Being a coach, like anything else, is a
matter of "wearing a different hat." It is not the same thing as being a
parent, a fan or a role model. The coach has responsibilities beyond
these. In order to fill them he will have his own views and they will be
filtered through his "coaching glasses," a set of assumptions about the
children, the game, coaching and his role in the process.
They will either be active, i.e. curious, wanting to figure
things out on their own, possibly stubborn, willing to learn through trial
and error, needing to find their own answers to problems. Or they will be
passive, simply vessels that have to be filled with the correct
answers to all of their problems. Willing to accept the adult views as
correct and subordinate their own to it.
The vision of how the game should be played. Listen to the words that the
coach uses regularly, hustle, pressure, go, kick it long and a picture
will emerge of what the coach values in the game. Is it a player's game or
the coaches game? Is a controlled build-up
preferred to a quick counter
attack? Will the team defend in the opponents half or drop back into
The coach can teach by leading, i.e. giving instructions, controlling,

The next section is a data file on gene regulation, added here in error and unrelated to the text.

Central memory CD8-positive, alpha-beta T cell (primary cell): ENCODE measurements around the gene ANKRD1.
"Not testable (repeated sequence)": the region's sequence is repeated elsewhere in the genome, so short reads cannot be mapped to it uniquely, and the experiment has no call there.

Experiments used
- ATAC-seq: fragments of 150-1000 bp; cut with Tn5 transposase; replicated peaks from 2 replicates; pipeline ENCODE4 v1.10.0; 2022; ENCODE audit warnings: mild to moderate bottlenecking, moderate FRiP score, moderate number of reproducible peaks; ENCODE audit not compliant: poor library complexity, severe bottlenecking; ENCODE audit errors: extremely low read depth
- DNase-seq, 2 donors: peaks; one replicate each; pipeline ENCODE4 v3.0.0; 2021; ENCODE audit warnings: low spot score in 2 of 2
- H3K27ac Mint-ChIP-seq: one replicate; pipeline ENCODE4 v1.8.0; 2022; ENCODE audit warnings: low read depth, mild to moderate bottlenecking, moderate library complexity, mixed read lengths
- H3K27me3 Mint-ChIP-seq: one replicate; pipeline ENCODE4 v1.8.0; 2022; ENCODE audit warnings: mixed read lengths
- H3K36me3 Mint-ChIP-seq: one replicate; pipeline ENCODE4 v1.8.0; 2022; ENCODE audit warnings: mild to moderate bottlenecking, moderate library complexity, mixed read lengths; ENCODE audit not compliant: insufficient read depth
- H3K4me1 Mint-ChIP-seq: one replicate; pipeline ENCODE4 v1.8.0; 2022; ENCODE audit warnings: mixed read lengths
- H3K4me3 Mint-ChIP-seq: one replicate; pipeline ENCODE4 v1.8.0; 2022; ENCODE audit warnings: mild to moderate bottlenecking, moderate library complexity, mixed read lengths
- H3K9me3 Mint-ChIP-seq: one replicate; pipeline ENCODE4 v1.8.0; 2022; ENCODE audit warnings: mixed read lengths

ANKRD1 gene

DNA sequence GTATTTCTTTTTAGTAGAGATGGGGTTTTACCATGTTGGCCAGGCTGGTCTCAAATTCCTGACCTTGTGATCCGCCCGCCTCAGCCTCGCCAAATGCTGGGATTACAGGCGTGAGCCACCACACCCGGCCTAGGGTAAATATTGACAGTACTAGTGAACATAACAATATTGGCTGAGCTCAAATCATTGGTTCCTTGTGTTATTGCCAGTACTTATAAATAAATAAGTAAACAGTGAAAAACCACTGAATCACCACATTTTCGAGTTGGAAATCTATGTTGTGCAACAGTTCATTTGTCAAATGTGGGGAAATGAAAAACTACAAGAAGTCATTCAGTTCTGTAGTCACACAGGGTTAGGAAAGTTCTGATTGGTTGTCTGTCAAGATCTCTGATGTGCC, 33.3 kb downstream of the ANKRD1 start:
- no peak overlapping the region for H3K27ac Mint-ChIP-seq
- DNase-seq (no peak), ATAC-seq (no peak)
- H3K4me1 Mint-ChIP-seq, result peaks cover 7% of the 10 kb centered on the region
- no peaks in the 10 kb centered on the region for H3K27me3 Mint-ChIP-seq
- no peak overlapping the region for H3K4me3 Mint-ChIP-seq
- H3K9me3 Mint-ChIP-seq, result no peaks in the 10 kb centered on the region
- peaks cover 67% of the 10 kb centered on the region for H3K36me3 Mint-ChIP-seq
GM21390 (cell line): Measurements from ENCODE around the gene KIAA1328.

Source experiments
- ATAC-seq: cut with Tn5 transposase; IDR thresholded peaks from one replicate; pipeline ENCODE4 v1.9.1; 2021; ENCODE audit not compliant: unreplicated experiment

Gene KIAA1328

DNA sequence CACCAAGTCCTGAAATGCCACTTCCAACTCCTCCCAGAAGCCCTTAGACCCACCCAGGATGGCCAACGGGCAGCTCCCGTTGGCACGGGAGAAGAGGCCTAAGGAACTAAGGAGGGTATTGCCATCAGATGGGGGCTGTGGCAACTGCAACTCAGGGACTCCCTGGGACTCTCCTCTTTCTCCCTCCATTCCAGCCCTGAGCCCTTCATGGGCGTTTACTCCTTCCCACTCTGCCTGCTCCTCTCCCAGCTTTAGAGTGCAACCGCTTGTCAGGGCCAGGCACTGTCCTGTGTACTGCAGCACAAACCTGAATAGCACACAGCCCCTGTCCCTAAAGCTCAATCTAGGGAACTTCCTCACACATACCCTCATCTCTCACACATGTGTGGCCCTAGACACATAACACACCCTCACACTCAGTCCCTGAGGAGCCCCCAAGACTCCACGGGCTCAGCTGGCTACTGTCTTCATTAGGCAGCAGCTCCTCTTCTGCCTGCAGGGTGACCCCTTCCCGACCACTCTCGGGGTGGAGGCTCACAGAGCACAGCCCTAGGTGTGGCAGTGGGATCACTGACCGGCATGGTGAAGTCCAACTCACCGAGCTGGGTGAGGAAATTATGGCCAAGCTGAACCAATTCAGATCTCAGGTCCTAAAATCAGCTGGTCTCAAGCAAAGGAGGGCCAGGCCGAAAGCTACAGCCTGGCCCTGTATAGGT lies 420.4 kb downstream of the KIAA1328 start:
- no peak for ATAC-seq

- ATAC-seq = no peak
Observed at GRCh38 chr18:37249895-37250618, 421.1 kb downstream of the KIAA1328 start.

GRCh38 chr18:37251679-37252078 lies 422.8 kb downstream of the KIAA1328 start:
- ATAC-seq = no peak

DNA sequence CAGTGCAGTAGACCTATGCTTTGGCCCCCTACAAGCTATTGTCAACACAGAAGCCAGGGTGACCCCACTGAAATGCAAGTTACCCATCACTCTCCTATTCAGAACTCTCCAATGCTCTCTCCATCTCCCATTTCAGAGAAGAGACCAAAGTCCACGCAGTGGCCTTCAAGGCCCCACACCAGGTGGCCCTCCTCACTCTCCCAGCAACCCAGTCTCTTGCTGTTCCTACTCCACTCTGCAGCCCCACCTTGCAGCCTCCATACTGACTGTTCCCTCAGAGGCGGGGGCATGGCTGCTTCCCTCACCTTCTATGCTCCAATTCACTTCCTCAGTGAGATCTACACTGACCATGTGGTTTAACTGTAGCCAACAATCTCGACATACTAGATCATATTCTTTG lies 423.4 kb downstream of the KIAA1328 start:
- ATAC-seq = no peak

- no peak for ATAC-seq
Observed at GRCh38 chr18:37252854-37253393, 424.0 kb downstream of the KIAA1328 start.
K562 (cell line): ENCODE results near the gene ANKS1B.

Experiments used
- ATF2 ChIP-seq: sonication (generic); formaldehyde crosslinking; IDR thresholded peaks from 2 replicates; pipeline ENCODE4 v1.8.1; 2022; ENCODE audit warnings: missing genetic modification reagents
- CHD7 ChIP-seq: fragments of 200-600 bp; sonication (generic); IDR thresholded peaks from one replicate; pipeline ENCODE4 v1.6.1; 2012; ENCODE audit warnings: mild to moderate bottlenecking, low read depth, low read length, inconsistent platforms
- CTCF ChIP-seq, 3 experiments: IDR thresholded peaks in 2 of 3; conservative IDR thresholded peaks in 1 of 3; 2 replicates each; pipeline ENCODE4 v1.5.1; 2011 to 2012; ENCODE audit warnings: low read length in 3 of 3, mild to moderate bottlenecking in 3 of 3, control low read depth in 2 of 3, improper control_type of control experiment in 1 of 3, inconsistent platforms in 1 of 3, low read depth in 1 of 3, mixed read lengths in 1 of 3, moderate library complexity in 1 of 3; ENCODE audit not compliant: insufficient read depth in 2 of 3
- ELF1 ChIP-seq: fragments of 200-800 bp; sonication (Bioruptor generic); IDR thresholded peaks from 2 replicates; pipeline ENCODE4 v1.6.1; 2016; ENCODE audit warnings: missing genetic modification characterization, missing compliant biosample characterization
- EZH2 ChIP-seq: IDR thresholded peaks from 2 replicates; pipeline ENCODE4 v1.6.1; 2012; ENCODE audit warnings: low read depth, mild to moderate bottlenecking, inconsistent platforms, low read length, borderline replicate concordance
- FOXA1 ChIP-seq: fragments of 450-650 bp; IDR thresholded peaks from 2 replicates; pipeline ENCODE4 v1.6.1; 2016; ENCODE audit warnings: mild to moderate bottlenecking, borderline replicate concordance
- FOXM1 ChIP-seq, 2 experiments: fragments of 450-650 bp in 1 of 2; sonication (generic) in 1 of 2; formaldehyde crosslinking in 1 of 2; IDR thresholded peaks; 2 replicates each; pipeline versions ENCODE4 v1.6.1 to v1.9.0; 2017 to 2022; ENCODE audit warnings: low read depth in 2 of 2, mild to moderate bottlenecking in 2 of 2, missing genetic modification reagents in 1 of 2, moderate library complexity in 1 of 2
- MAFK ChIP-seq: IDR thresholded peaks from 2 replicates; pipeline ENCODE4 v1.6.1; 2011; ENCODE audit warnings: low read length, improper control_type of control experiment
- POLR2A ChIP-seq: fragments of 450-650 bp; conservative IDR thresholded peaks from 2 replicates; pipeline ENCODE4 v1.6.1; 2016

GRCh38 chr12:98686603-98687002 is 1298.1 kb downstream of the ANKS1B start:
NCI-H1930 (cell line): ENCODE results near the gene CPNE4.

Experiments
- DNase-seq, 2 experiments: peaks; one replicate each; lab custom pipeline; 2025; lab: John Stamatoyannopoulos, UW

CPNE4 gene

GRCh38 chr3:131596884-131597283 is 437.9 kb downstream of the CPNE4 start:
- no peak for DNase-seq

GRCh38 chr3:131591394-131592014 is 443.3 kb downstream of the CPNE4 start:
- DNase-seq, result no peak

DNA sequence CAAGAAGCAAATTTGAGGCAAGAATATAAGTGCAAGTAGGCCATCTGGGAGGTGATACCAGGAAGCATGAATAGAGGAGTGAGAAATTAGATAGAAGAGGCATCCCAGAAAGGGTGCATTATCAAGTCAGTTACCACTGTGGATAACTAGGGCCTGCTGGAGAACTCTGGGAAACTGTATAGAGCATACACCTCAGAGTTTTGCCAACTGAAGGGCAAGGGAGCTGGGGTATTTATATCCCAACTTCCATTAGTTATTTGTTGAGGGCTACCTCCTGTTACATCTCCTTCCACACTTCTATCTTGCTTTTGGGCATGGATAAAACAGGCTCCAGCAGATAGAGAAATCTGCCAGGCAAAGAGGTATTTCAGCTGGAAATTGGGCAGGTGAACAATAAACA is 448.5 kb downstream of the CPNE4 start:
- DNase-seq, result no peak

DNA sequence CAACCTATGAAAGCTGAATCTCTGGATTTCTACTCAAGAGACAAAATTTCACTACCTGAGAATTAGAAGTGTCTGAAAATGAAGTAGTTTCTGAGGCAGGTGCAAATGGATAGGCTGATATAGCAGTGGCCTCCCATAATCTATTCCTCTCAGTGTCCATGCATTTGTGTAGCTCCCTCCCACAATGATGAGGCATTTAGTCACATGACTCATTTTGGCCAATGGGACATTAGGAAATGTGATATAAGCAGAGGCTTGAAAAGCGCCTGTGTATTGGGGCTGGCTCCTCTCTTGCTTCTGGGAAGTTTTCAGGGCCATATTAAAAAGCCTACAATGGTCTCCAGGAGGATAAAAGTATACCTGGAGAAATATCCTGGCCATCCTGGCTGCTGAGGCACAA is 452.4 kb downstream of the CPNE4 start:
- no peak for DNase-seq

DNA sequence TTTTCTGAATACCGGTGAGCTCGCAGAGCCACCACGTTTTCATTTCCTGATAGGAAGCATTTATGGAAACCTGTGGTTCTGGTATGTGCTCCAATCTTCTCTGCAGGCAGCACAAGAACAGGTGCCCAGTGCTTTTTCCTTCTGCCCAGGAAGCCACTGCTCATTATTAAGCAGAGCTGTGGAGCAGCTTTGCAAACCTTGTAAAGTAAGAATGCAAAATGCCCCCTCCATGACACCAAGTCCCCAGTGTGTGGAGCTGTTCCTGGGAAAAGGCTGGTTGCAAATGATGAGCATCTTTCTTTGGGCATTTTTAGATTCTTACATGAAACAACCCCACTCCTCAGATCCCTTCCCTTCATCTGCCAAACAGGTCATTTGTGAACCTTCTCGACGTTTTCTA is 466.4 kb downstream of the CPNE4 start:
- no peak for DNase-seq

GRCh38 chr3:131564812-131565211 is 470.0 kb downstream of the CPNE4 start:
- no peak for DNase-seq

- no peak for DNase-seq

being at the centre of the activity and always having the answer. Or he
can guide by offering ideas in place of answers, encouragement for the
players to try their own solutions, covert instead of overt direction.
How do children learn best? By learning the parts and then applying them
to the whole? Or, by learning the whole and letting the parts take care of
themselves? These questions are the focus of numerous books on childhood
education and bring as much debate as how the game should be played.
Effective coaching is similar to being
an effective doctor. First is the ability to
diagnose the ailment. Next is the ability to
prescribe the correct treatment. Finally, how to modify
the treatment as the patient improves.
The important point in this model is that
the different frames in the "coaching glasses" should support one another.
Passive children won't respond to a guiding coach. They'll both wait for
the other to take initiative. In the Dutch Vision
the children are active, the coach guides,
the game is centred around the player's and they learn best by playing the
with thanks to